Nottingham-Reading routing and open fare

Status
Not open for further replies.

Skymonster

Member
Joined
7 Feb 2012
Messages
795
Hi folks, a little bit of guidance if you would...

I occasionally travel Nottingham-Reading and when I do so I'm "lucky" enough to be able to do so on a first open return if necessary. As far as I can tell from the routing guide, permitted routes are via Derby/Birmingham/Banbury, or via London.

The TVM at Nottingham station (and the national rail website for that matter) appears to be prepared to sell me a "via Banbury" ticket or a "via London" ticket, but won't offer me an "Any Permitted" ticket. For first, "via Banbury" is circa £30 more expensive than "via London". I appreciate that as I'm asking open tickets, I could just buy two singles, one at each departure point just before I travel, but in an ideal world I'd rather just buy a return ticket in one transaction and have done with it. So...

1. Can I buy an "Any Permitted" ticket that would allow me to please myself which way I travel depending on what time I'm ready to leave Reading? If so, how?

2. If both routes are permitted and one is more expensive than the other, why isn't there an "Any Permitted" fare that matches the most expensive route-specific fare?

3. If I buy the more expensive "via Banbury" ticket and then decide to on the less expensive travel "via London", how can I be excessed when I've paid a higher fare / what would the "penalty" for going off the ticketed route be?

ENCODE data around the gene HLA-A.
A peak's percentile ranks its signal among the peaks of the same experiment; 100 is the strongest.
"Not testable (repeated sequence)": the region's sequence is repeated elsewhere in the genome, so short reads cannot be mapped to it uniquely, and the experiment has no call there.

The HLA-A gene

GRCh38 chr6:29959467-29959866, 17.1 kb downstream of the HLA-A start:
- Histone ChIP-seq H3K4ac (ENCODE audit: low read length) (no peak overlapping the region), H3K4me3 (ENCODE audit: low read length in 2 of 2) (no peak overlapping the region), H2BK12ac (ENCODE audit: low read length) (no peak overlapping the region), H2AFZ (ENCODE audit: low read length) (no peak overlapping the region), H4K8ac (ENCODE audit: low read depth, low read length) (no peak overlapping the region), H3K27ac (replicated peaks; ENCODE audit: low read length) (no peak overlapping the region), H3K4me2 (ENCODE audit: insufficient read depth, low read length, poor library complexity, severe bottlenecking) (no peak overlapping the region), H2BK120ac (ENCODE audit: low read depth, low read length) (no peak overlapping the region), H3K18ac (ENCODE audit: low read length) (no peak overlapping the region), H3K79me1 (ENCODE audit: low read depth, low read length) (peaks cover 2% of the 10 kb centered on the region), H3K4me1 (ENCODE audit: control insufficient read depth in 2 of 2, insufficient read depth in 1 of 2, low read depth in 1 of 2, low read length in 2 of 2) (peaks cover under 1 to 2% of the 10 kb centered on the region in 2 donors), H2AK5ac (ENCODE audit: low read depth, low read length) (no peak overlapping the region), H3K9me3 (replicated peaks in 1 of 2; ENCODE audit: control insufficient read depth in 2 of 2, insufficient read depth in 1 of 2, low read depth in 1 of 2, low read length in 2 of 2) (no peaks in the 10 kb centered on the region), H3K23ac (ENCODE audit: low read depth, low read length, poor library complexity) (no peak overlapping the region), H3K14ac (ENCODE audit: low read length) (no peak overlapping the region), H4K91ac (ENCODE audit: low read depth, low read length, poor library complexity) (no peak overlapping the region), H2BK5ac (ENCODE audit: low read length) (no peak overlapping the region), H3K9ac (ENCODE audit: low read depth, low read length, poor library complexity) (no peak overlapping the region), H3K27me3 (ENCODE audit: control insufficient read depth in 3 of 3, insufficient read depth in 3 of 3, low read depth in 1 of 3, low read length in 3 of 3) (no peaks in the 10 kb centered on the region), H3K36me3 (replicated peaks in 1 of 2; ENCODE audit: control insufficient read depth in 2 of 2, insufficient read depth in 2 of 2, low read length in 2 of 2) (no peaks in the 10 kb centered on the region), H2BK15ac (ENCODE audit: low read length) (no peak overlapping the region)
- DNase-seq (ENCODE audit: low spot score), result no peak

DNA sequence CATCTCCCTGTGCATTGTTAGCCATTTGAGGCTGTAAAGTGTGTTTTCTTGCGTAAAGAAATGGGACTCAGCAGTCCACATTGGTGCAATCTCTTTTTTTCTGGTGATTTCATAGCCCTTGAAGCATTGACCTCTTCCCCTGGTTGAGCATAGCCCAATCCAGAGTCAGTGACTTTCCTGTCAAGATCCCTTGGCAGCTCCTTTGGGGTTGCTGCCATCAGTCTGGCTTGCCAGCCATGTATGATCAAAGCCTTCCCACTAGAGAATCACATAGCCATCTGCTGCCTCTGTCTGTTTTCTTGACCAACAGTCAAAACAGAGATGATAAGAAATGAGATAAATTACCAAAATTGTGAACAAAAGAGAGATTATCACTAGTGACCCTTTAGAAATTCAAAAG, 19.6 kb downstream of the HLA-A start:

TIA,

Andy
 
Sponsor Post - registered members do not see these adverts; click here to register, or click here to log in
R

RailUK Forums

MidnightFlyer

Veteran Member
Joined
16 May 2010
Messages
12,827
I can see no Route: Any Permitted tickets for the Nottingham-Reading flow.

Edit - Plus I can't seem to find another ticket that would allow Nottingham-Reading via either London or Banbury.
--- old post above --- --- new post below ---
... But from what I can see any station Lincoln-Rolleston to Twyford Route: +Any Permitted is valid either via London or via Banbury.
 
Last edited:

dvboy

Established Member
Joined
6 Sep 2011
Messages
1,884
Location
Birmingham
3. If I buy the more expensive "via Banbury" ticket and then decide to on the less expensive travel "via London", how can I be excessed when I've paid a higher fare / what would the "penalty" for going off the ticketed route be?
I think you would be excessed £0.00.
 

LexyBoy

Established Member
Fares Advisor
Joined
23 Jan 2009
Messages
4,464
Location
North of the rivers
The more expensive fare is automatically valid on any routes where the fare is the same or less. To travel on a route which has a higher fare, the excess is half the difference for each leg of the journey.

Thus the Via London fare is a better buy unless you will certainly be travelling via Banbury both ways.

By chance I made this journey at the weekend (although for Off Peak tickets the fare is dearer via London). I'll send you a PM of a ticket giving more routeing choices and which is cheaper, for the Off Peak at least.
 

yorkie

Forum Staff
Staff Member
Administrator
Joined
6 Jun 2005
Messages
47,469
Location
Yorkshire
The TVM at Nottingham station (and the national rail website for that matter) appears to be prepared to sell me a "via Banbury" ticket or a "via London" ticket, but won't offer me an "Any Permitted" ticket. For first, "via Banbury" is circa £30 more expensive than "via London".